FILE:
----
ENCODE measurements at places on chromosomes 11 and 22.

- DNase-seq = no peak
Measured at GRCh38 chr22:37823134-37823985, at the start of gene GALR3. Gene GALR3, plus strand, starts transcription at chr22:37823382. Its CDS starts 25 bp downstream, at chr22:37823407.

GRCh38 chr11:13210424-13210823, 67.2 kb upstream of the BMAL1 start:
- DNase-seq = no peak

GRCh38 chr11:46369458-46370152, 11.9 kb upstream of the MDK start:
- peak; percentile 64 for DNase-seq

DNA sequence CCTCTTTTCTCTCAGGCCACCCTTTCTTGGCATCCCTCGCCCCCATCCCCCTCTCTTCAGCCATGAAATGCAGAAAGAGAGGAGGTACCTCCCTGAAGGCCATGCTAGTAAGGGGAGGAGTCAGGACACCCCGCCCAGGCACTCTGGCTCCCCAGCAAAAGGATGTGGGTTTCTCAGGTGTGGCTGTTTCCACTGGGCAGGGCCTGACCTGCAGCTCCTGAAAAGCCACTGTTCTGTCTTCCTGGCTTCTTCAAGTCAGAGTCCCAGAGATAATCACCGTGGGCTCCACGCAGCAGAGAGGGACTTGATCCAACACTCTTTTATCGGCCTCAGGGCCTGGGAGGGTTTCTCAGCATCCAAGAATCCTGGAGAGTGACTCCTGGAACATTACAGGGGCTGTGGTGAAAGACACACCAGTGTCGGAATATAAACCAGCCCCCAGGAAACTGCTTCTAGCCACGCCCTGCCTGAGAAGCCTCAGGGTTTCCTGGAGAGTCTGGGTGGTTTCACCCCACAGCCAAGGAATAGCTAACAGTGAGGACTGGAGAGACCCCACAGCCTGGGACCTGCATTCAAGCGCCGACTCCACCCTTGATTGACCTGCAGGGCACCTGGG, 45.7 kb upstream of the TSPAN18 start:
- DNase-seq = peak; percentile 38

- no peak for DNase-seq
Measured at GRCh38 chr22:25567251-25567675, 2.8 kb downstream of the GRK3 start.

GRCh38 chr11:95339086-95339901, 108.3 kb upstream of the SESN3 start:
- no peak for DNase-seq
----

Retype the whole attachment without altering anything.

ENCODE measurements at places on chromosomes 11 and 22.

- DNase-seq = no peak
Measured at GRCh38 chr22:37823134-37823985, at the start of gene GALR3. Gene GALR3, plus strand, starts transcription at chr22:37823382. Its CDS starts 25 bp downstream, at chr22:37823407.

GRCh38 chr11:13210424-13210823, 67.2 kb upstream of the BMAL1 start:
- DNase-seq = no peak

GRCh38 chr11:46369458-46370152, 11.9 kb upstream of the MDK start:
- peak; percentile 64 for DNase-seq

DNA sequence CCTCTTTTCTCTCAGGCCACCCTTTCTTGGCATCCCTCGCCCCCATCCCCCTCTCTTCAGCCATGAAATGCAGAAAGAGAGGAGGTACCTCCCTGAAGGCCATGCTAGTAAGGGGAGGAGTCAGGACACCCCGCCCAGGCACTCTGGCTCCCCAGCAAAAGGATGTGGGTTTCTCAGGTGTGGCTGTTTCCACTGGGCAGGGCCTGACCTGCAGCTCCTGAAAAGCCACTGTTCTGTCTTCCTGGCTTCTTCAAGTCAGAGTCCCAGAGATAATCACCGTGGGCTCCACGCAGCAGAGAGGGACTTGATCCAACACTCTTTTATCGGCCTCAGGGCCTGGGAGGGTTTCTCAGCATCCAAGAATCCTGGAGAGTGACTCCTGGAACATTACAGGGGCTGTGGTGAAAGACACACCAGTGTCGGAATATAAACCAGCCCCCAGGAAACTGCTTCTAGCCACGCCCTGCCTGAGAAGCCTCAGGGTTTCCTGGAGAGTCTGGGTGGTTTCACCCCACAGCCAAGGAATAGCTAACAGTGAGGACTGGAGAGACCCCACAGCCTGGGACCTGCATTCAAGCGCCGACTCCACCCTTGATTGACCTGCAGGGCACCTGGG, 45.7 kb upstream of the TSPAN18 start:
- DNase-seq = peak; percentile 38

- no peak for DNase-seq
Measured at GRCh38 chr22:25567251-25567675, 2.8 kb downstream of the GRK3 start.

GRCh38 chr11:95339086-95339901, 108.3 kb upstream of the SESN3 start:
- no peak for DNase-seq